In the group, there was 1 nice buck that I decided I was going to happily shoot if the group came close enough. Figuring they were going to do the same thing the does did, I swung around the tree a little bit, making sure I was in a good position for when they stepped out, except they did not step out. 

They swung around me, landing themselves 60 yards away, and not nearly close enough for a shot. As they fed on acorns from a different tree, I tried to coax one of them in with a doe bleat, but there was little interest. Soon they were tired of acorns and headed out to the cattle pasture on the other side of the road behind me. 

Aggravated, I sat back down and contemplated how I was going to get out without spooking any of the bucks. 

While I was planning my exit, the sound of a branch breaking caught my attention. Focusing in the direction I thought it came from, I could not see anything due to a large pine limb in that direction. Another minute or 2 went by and I heard what I thought to be tines hitting a branch, like a buck was walking through brush.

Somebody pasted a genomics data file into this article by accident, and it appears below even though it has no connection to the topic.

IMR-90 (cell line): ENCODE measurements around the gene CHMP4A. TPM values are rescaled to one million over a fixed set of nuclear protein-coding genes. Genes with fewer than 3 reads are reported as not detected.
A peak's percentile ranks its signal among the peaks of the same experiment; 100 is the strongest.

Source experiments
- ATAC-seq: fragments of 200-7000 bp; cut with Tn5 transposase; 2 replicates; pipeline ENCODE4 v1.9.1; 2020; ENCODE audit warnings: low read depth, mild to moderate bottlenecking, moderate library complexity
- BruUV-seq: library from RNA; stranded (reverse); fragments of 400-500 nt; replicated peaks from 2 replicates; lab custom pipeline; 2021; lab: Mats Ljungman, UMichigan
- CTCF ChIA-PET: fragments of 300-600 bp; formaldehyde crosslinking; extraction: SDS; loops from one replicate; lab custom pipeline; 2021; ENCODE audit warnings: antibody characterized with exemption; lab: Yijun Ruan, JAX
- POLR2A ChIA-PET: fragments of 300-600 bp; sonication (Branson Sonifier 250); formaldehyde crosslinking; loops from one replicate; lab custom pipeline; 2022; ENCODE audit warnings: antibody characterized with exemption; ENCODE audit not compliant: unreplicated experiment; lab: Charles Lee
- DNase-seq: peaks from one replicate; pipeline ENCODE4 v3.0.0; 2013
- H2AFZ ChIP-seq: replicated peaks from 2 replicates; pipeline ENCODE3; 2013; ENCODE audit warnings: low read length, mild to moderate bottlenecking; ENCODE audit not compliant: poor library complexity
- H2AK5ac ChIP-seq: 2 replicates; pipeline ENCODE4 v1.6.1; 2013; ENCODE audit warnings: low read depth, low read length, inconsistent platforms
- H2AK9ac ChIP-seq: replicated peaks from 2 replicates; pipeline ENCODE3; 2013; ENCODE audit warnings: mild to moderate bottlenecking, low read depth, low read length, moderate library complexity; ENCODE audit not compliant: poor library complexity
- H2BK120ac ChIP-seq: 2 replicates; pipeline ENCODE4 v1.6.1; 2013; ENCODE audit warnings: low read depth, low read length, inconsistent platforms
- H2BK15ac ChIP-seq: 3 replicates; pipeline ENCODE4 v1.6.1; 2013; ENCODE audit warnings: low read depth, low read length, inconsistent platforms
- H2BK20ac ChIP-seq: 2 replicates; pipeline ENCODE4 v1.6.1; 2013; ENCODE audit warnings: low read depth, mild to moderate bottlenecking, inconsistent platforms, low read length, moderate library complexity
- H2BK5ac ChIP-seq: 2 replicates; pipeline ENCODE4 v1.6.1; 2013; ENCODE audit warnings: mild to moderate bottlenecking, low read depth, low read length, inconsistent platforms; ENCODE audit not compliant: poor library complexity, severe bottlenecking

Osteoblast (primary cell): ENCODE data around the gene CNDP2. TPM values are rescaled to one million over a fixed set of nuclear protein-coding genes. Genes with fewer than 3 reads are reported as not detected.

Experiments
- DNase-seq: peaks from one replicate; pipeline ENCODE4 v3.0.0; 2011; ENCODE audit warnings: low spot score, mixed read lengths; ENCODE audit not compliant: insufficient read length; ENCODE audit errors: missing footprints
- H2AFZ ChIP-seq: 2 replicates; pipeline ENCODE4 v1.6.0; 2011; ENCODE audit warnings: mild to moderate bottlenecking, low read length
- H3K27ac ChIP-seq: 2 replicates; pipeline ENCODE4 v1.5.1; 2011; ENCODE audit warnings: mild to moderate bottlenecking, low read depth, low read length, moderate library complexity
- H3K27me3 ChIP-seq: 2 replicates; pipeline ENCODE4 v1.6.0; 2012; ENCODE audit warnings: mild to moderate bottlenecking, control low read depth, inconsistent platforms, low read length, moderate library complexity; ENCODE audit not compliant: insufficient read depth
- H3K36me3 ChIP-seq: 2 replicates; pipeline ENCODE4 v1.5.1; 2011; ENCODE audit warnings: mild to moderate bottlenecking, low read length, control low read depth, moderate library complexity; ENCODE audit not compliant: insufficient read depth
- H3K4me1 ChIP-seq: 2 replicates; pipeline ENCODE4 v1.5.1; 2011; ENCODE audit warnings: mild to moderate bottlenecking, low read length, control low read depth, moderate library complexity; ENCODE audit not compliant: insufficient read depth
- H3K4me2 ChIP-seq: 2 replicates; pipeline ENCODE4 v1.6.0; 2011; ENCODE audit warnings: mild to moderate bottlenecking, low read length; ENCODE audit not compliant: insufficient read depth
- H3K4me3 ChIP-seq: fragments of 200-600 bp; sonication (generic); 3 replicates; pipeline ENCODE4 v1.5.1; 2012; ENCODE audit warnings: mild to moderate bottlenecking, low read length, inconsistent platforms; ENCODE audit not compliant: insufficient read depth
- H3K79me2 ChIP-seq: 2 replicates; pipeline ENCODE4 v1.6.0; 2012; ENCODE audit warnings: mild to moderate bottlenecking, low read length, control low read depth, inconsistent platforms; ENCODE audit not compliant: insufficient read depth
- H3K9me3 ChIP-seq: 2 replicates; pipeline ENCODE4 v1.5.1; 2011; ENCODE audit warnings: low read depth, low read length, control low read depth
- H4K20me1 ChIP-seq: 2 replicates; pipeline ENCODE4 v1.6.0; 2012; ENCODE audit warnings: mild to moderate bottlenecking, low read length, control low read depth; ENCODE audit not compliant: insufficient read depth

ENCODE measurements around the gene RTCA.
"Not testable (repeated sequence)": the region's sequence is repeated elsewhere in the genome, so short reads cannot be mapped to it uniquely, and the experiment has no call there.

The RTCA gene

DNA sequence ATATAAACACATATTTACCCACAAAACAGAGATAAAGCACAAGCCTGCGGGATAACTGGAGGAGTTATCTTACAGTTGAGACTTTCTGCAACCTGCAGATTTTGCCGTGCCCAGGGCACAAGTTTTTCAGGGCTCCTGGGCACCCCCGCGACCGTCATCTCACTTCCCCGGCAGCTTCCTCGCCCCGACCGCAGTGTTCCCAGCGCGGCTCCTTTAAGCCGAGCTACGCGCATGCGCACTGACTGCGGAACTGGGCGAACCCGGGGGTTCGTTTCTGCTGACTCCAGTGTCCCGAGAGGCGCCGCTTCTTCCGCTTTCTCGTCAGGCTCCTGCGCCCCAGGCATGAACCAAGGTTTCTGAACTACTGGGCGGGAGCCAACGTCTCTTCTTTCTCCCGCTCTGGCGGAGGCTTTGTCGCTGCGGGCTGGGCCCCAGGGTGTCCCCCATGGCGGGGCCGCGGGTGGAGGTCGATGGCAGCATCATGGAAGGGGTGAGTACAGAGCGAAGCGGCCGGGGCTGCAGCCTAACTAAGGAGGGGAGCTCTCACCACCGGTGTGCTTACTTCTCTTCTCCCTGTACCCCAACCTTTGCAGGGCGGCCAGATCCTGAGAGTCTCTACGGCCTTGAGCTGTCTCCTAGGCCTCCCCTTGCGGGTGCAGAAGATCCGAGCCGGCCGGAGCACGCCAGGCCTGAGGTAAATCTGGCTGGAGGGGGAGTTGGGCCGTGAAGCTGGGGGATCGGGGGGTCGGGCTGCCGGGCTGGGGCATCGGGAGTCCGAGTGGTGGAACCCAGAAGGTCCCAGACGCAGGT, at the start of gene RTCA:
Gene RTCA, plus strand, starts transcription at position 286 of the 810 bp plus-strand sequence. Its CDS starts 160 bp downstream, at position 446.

Suddenly, a nice buck appeared and was heading my way. I grabbed my bow off of its hanger, and quickly, but methodically, positioned myself for a shot. By this time the buck was 30 yards and closing quickly, as it went behind a tree, I went to full draw and waited for it to step into an opening. 

By the time it hit a shooting lane, he was only 15 yards, and he stopped perfectly on his own. Placing the sight pin on the buck’s lungs, I squeezed the trigger on the release and watched the buck tip over.

I don’t know what it is about Oct. 24, but this is the 2nd year in a row that I killed a nice West Virginia 8-point on this day. One thing for sure, there is no better time to be an outdoorsman than right now. 

There is certainly no time like the next few weeks, as these are the days I feel most alive.  A couple of weeks of living, paid for by an entire year of existing. ο